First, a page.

The latest in wine news and events

The South African wine industry is known for its dynamic and innovative approach as well as its top notch wines and young, creative winemakers.

The industry is progressing and changing at speed, as South Africa is increasingly recognised for premium wines and world-class wine tourism. Read all the latest news from Wines of South Africa...

Read Jamie's latest feature on South African wine

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Exciting producers emerging in the post-Swartland era

By Jamie Goode | 3 December 2015

So, the last Swartland Revolution has been held. Since 2010 there have been six of these amazing events, held in November in Riebeek Kasteel, celebrating the remarkable revolution in winemaking that has taken place in the Swartland. It was only just over a decade ago that the Swartland wasn’t very highly regarded as a wine region. But along came Eben Sadie, and then Mullineux, and then Badenhorst Family Wines, and a whole group of dynamic, risk-taking, exciting new wineries emerged. The quality of the wines made everyone sit up and notice, and the Revolution, as a sort of focal point for all this attention, has really helped shake up the South African wine scene. Wisely, though, the organizers have decided that this event – brilliant as it has been – has now run its course, and it’s time to stop at the top, rather than see it decline or grow stale.

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BEE and wine

By Jamie Goode | 4 November 2015

Black Economic Empowerment (BEE) is an official government strategy that applies to all businesses in South Africa. It’s not just an attempt to redress the wrongs of the past, but instead sets out to be a strategy for encouraging economic growth by widening the economic base. Before the dismantling of apartheid in 1994, African, Coloured and Indian populations had very little participation in the economy, and these groups, known as PDIs in the official jargon (for ‘previously disadvantaged individuals’), are referred to collectively as ‘Black’ in BEE.

21 years on from the switch to democracy, there’s still a massive gap between rich and poor in South Africa, and large segments of the population are still excluded from meaningful participation in the economy. BEE isn’t just about affirmative action; nor is it about land redistribution. It’s a strategy to empower more black people to own and manage businesses and enterprises, to achieve a change in the racial composition of ownership and management structures, to encourage more skilled black workers, to provide finance for black economic empowerment and to benefit black-owned enterprises through preferential procurement policies.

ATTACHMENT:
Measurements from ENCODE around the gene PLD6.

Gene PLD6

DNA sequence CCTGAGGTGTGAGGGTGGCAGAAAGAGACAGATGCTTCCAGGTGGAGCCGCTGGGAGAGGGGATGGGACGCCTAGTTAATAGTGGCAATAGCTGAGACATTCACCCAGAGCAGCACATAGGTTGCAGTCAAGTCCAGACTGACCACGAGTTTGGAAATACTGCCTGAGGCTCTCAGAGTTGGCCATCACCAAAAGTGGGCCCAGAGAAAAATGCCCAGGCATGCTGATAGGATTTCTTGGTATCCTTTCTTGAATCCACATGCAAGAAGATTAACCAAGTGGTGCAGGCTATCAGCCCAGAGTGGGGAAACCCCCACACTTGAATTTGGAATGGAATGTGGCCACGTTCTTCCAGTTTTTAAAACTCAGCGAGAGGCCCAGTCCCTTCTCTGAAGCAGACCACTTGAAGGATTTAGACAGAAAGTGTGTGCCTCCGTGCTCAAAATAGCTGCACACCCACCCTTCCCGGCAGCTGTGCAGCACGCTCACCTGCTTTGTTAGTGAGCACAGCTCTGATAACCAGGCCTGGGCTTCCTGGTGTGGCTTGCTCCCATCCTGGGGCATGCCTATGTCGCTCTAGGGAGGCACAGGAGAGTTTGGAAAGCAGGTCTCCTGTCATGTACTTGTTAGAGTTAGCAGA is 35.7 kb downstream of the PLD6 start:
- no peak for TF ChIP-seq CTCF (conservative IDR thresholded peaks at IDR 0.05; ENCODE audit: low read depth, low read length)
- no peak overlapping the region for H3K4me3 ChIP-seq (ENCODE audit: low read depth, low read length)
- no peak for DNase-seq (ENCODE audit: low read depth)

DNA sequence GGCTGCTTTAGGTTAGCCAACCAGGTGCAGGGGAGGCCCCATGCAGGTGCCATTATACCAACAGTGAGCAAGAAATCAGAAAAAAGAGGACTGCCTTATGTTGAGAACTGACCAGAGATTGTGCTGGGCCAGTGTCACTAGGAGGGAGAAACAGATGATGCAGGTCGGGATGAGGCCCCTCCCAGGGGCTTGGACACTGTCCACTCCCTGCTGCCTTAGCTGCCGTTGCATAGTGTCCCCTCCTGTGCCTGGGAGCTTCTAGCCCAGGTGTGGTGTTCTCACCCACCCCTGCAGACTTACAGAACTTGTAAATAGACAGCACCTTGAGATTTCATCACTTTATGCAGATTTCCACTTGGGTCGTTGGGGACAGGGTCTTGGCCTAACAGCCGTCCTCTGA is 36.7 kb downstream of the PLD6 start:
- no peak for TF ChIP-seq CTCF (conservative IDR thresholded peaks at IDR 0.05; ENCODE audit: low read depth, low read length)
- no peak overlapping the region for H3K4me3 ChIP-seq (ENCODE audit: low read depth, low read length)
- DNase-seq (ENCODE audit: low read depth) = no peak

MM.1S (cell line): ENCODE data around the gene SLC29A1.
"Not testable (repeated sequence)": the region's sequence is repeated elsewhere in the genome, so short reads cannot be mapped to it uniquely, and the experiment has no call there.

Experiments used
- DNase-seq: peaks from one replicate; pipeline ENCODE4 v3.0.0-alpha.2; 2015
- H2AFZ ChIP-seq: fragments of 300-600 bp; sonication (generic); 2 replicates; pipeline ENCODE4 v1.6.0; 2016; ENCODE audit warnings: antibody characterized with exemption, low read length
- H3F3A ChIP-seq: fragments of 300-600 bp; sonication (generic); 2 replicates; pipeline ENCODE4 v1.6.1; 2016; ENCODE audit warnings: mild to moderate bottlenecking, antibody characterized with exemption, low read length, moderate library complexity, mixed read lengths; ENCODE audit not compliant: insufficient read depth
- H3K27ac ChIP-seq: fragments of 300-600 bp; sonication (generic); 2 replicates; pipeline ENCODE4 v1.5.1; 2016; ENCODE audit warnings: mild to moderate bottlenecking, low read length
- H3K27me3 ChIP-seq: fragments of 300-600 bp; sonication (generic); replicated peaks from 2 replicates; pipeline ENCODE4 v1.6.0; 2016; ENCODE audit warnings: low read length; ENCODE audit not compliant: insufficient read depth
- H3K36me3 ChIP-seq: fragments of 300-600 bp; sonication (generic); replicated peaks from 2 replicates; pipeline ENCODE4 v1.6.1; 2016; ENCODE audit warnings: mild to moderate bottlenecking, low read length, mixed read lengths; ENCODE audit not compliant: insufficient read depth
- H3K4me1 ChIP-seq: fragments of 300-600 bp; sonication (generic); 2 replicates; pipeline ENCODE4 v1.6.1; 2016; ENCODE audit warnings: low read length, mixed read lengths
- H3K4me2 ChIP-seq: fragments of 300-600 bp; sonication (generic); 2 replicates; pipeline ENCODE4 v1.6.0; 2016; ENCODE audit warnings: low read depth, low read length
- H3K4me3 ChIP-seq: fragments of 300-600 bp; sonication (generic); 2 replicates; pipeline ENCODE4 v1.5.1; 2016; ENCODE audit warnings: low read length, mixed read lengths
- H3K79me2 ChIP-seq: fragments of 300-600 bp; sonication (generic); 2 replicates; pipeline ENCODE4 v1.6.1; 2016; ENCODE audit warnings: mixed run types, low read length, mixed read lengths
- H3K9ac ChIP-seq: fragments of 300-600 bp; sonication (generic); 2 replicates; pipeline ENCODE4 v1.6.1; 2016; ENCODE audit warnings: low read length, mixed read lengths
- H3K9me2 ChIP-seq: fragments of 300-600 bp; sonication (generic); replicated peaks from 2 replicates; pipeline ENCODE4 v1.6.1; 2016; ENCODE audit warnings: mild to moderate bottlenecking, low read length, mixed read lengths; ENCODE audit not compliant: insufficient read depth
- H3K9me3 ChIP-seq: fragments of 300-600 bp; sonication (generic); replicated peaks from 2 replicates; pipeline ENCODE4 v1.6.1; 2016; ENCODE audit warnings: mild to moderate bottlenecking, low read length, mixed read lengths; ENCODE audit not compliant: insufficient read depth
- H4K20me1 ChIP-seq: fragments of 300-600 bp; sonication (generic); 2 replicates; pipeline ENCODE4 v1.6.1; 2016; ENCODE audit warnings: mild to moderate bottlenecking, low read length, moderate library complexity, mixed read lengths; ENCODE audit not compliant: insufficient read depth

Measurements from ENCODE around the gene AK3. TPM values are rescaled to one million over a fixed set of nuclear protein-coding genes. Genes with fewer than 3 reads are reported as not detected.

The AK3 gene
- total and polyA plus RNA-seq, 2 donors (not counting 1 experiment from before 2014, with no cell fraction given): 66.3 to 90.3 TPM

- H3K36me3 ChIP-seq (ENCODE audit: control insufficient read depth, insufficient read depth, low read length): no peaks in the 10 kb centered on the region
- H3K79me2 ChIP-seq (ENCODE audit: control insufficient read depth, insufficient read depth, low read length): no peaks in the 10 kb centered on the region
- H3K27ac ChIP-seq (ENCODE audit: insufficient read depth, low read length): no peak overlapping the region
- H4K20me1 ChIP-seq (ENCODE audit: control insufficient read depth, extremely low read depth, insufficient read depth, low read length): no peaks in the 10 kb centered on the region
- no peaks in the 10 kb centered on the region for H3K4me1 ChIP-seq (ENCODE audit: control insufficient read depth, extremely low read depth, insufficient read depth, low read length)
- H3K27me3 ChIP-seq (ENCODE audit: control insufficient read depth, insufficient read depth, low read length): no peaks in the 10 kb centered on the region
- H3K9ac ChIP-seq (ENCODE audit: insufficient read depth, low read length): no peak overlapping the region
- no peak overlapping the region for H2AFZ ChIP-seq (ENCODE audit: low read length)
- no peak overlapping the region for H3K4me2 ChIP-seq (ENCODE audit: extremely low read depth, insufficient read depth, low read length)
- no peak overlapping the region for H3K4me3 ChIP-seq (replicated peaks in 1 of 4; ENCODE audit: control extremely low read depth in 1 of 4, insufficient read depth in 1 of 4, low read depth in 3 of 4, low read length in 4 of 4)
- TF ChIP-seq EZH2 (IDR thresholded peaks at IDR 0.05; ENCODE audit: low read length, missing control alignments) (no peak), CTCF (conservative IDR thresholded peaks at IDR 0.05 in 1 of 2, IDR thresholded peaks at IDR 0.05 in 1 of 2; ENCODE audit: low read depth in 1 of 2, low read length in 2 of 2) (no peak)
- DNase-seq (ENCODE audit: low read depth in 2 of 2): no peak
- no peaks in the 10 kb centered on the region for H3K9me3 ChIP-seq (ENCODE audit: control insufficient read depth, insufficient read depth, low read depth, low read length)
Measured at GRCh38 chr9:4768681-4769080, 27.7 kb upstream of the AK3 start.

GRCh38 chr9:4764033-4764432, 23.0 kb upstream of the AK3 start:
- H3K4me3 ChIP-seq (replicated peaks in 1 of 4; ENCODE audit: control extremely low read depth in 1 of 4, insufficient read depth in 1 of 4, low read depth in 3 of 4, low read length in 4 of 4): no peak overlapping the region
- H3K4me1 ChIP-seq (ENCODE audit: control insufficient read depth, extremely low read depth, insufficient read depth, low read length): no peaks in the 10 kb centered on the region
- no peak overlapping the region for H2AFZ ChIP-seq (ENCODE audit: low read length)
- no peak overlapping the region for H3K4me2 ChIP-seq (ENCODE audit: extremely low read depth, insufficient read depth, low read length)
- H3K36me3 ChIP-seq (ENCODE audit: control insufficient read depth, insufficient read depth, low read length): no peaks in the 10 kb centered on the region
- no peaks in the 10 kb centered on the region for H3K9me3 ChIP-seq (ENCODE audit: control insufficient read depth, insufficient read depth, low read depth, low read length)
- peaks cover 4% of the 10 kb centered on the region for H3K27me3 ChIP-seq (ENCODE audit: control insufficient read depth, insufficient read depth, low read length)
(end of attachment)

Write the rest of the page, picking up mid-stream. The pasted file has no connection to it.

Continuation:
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Old vineyards

By Jamie Goode | 8 September 2015

It was a beautiful early Autumn day when I visited Basil Landau's La Brie farm in the Franschhoek Valley. Basil is an interesting person. He was a prominent businessman and friend of presidents in a previous era in South Africa. In 1986, at the age of 56, he decided on a change of pace, and bought a beautifully situated farm in scenic Franschhoek where he moved with his considerably younger wife, Jane. The farm was originally given to a Hugenot (Jacques de Villiers) in 1689, and was built up from nothing. Basil's home was built in 1787, so it is properly old.

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From Jamie Goode

Jamie Goode

Back in October, Eben Sadie - one of South Africa's most well known winemakers - came to London to present a vertical of his wines, and talk about his journey, since he started out on his own 17 years ago. It's always interesting listening to Eben talk, because he's very thoughtful, and also quite humorous.   One of the main changes he's made to his winemaking over the years is a move to picking the grapes earlier. The decision about when to pick is one of the most significant that a winegrower has to make, and this is why ripeness is such an interesting topic. It's also a controversial topic in some circles.

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In Susan's glass

I fell in love with South Africa and the wines a few years ago. The recent MasterChef UK final took me right back to a holiday I had there. They went to the same Game Reserve that we stayed at and we also went to Reuben Riffel's restaurant in Franschhoek the night before my friends wedding - it was great to see Reuben as a guest judge too! Watching that episode seemed like the perfect excuse to open this beautiful bottle of Semillon from Boekenhoutskloof. What a delicious wine! 

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